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Posts Tagged ‘Sherman Alexie’

Stephen Colbert Challenges Fans to Make ‘California’ a ‘New York Times’ Bestseller

Due to the ongoing dispute between Amazon and Hachette, consumers cannot pre-order Edan Lepucki’s debut novel, California, on Amazon. When comedian Stephen Colbert first launched his war against Amazon, he asked his followers to buy a copy from Powell’s Books online shop.

We’ve embedded a clip from The Colbert Report TV show where Colbert announced that 6,400 purchases have been made and Lepucki’s book currently occupies the #1 spot on the Powell’s bestseller list. Now, he has issued a new challenge for his fans; purchase California from your local bookstore and help it become a New York Times bestseller.

In addition to Colbert, several members of the literary community have publicly shared their opinions about Amazon vs. Hachette feud including The Absolutely True Diary of a Part-Time Indian author Sherman Alexie, The Fault in Our Stars author John Green and The Ocean at the End of the Lane author Neil Gaiman. Where do you stand on this matter? (via Latin Post)

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Parent Calls Cops on Sherman Alexie Novel Distrbution During World Book Night

truediaryStudents in Idaho celebrated World Book Night last week by handing out free copies of Sherman Alexie‘s The Absolutely True Diary of a Part-Time Indian.

The National Book Award winning title was recently banned by the Idaho school district. Members of the district that disapproved of the book called the police on the teens distributing the free copies last week.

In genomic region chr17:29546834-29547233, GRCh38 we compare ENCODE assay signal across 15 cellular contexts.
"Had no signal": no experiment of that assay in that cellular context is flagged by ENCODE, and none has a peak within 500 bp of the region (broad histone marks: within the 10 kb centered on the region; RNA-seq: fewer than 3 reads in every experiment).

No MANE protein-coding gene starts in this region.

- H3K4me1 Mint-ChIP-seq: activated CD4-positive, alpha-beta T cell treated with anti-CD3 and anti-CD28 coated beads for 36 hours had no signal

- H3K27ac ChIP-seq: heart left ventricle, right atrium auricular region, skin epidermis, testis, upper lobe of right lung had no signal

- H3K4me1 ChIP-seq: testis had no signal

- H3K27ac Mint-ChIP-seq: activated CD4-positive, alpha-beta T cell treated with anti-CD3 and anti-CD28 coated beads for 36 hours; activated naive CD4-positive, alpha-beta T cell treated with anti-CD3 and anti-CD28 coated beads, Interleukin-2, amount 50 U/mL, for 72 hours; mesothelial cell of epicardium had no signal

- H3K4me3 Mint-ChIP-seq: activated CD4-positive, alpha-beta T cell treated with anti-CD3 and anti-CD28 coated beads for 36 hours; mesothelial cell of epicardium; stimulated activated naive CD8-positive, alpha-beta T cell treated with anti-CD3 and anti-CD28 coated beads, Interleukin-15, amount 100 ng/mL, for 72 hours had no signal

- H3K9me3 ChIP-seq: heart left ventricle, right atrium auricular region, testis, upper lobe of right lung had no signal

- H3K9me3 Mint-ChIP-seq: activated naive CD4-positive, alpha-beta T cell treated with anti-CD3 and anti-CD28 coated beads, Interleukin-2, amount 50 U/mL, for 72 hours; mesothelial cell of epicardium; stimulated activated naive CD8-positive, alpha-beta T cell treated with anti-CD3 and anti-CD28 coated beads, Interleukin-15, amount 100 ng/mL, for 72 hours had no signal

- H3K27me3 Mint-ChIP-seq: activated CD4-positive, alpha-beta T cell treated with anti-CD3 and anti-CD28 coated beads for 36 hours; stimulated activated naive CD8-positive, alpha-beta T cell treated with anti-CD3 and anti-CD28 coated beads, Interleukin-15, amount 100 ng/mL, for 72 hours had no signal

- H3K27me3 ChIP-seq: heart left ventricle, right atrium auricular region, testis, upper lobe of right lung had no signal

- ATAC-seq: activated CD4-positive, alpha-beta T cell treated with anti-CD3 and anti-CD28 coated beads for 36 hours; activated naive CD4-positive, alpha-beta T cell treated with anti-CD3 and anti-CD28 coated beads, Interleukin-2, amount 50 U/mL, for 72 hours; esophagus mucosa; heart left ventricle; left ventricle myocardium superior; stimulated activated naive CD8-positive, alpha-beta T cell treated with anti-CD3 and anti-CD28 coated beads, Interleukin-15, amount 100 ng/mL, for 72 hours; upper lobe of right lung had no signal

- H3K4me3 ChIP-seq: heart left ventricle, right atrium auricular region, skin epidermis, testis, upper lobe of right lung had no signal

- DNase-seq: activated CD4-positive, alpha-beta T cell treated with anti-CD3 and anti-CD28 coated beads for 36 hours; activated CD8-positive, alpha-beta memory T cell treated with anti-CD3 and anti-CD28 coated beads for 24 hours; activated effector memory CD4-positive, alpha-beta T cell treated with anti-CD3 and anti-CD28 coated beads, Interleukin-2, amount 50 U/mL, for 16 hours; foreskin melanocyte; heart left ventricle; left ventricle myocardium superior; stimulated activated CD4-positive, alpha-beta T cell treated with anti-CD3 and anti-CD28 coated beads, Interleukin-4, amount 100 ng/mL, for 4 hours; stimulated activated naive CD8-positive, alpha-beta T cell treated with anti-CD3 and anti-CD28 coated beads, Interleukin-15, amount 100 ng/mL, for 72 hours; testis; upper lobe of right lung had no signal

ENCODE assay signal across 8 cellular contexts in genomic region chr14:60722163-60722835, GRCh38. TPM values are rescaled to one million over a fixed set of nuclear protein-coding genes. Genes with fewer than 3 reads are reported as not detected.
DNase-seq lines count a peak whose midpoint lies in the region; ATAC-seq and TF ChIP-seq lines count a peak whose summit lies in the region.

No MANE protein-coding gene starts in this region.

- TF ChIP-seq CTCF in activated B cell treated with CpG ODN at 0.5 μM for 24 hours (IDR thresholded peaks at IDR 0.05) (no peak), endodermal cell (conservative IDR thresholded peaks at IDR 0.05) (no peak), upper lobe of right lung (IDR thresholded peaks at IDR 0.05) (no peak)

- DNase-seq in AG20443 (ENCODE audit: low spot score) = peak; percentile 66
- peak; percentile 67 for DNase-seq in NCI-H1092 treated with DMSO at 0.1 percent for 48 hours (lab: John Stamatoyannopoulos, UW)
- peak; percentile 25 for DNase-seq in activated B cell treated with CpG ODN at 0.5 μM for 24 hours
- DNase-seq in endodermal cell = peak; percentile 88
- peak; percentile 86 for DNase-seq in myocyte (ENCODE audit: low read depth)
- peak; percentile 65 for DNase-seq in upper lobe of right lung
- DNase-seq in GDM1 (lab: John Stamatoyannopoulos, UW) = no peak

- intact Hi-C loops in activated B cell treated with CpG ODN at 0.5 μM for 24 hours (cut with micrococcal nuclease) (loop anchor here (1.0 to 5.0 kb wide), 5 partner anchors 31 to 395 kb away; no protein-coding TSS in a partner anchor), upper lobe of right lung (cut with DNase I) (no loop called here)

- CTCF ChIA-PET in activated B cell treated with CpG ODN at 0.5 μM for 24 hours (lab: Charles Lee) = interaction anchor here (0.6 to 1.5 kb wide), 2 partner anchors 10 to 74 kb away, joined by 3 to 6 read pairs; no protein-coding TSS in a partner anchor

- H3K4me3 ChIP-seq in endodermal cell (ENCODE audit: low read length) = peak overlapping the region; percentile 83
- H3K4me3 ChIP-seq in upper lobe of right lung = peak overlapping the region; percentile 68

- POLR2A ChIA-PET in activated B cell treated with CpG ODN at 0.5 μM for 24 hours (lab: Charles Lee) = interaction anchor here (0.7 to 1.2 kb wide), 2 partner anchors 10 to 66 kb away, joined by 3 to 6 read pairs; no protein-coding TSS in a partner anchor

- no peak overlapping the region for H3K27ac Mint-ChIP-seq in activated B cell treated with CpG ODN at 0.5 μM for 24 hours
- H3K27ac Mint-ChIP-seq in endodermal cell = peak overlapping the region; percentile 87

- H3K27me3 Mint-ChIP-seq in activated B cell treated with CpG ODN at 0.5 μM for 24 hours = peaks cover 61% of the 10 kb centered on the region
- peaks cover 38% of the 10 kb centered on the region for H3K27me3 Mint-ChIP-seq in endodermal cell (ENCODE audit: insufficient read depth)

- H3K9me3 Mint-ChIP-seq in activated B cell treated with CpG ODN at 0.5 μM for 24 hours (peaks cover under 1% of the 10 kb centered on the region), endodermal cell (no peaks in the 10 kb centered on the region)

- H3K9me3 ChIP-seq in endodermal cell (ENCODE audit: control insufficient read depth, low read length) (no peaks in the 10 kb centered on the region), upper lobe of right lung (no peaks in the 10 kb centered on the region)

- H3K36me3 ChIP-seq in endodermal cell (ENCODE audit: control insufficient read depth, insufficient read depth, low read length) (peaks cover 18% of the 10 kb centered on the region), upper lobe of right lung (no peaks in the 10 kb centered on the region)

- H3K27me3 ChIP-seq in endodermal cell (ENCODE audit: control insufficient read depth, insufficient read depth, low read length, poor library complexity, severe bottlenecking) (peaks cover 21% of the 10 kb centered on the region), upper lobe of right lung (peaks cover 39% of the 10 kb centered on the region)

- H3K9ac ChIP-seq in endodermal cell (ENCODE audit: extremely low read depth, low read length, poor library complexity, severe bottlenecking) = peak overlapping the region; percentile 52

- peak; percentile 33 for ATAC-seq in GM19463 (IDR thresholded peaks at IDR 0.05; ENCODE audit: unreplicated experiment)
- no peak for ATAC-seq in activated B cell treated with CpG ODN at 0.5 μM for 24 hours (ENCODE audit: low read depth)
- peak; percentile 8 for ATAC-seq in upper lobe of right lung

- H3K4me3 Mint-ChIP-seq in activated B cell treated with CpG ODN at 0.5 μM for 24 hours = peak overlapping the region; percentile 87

Shelf Awareness has more: “KBOI-2 reported that ‘the police asked Kissel about passing out the book. They said they found nothing wrong with what was going on in the park.’ Case closed. Kissel said they had 350 books to give away at the park, along with 350 donated by publisher Little, Brown Books for Young Readers. Another book giveaway is planned for next week.”

Dav Pilkey, Toni Morrison & Sherman Alexie Lead ALA’s Frequently Challenged Books List

captainunderpantsCaptain Underpants by Dav Pilkey, The Bluest Eye by Toni Morrison, and The Absolutely True Diary of a Part-Time Indian by Sherman Alexie led the  most challenged books of the year list this year.

This is according to the Top Ten List of Frequently Challenged Books, compiled annually by the ALA Office for Intellectual Freedom (OIF). The list explores books that have received the most complaints. Check it out:

The OIF collects reports on book challenges from librarians, teachers, concerned individuals and press reports. A challenge is defined as a formal, written complaint filed with a library or school requesting that a book or other material be restricted or removed because of its content or appropriateness. In 2013, the OIF received hundreds of reports on attempts to remove or restrict materials from school curricula and library bookshelves.

We’ve got the whole list after the jump. Read more

‘The Absolutely True Diary of a Part-Time Indian’ Banned in Idaho School District

truediaryThe Meridian School District in Idaho has voted to ban The Absolutely True Diary of a Part-Time Indian by Sherman Alexie from a 10th grade English reading list.

The controversial book won the National Book Award for Young People’s Literature in 2007. The Idaho Statesman has the story about why the book was banned. Check it out:

Trustees say they want school officials to look for a book covering Native American cultural issues, but written at a higher reading level than Alexie’s book. They also want the district to review its curriculum on cultural diversity, which has included the book. Alexie’s novel tells the story of a Native American who ends up going to high school at a mostly white urban school and faces bullying and other problems. The book makes reference to masturbation, contains profanity and has been viewed by many as anti-Christian.

According to the Kids’ Right to Read Project, book censorship in school districts across the U.S. rose last year.

Will You Make a New Year’s Resolution to Support Independent Bookstores?

bustleHave you been trying to nail down your new year’s resolutions for 2014? Bustle writer Emma Cueto has a suggestion: “Buy your books from independent bookstores whenever possible.”